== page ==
GOP candidates for the presidency, Mitt Romney and Jon Huntsman are both Mormons.
Jon Huntsman’s grandfather was an apostle in the Mormon church, his father is a lay leader in the church, and Huntsman himself was a Mormon missionary to Taiwan, which gave him the language skills that helped land his last job, as President Barack Obama’s ambassador to China.
Under President George H.W. Bush, he was Deputy Assistant Secretary of Commerce for trade development and commerce for East Asian and Pacific Affairs. In June 1992, Bush appointed him to become U.S. Ambassador to Singapore, and was confirmed unanimously by the U.S. Senate in August.
Huntsman (former Governor of Utah), 51, who is married to Mary Kaye with seven children, includes one daughter adopted from Chin, Gracie Mei and another from India, Asha Bharati.
Huntsman has said that he and his wife draw from an array of sources for inspiration, stating:
“I was raised a Mormon, Mary Kaye was raised Episcopalian, our kids have gone to Catholic school, I went to a Lutheran school growing up in Los Angeles. I have an adopted daughter from India who has a very distinct Hindu tradition, one that we would celebrate during Diwali. So you kind of bind all this together.”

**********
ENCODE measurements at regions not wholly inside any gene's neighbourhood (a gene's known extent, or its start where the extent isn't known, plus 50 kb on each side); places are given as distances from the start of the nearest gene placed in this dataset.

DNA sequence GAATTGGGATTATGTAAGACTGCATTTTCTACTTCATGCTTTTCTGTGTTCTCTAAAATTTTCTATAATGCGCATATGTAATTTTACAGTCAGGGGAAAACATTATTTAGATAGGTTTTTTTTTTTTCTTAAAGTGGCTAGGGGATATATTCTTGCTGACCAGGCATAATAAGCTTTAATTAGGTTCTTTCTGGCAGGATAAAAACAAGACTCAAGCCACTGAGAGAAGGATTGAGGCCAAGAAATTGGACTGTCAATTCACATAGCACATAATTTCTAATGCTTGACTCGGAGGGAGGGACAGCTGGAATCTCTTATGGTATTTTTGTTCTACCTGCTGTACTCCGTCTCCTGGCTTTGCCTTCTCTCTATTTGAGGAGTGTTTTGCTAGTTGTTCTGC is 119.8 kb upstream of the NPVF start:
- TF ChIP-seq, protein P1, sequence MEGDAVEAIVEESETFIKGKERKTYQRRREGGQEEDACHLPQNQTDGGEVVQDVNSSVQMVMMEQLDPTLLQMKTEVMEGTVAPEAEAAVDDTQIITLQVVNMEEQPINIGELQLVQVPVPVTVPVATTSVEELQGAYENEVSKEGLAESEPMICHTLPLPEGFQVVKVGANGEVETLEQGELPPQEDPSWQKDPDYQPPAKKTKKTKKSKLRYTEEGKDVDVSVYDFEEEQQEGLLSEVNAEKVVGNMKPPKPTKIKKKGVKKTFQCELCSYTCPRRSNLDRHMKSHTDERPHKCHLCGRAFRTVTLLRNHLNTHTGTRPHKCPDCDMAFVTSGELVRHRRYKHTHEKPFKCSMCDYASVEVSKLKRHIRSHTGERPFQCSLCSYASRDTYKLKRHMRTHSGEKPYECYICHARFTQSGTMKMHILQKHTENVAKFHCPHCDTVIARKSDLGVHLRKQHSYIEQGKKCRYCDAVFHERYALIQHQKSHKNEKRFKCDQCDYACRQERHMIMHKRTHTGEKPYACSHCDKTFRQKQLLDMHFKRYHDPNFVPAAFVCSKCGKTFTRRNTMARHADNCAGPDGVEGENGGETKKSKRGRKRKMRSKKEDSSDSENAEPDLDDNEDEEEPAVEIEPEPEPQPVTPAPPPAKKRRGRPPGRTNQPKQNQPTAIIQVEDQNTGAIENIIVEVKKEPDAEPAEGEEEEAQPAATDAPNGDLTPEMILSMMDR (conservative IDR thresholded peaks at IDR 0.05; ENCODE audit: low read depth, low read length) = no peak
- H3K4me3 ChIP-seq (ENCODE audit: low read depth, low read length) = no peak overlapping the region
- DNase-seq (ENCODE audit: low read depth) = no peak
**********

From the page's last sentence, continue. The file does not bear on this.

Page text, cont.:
President Barack Obama nominated Jon Huntsman to serve as the United States Ambassador to China on May 16, 2009, noting his experience in the region and proficiency in Mandarin Chinese.
In February 2011, Huntsman was the target of China’s Internet policing in the wake of the 2010–2011 Middle East and North Africa protests, otherwise known as the Jasmine Revolution. Huntsman was captured on video at a square crowded with protesters. When approached by a demonstrator, he reportedly said: “I’m just here to look around.” The event was termed “The Huntsman Walk”, and his Chinese name, ??? (Hóng Bópéi), was temporarily blocked from Chinese search engines.
Huntsman resigned from his position as Ambassador, effective April 30, 2011.
He is a founding director of the Pacific Council on International Policy and has served on the boards of the Brookings Institution Asia Policy Board, the Asia Society in New York, and the National Bureau of Asian Research.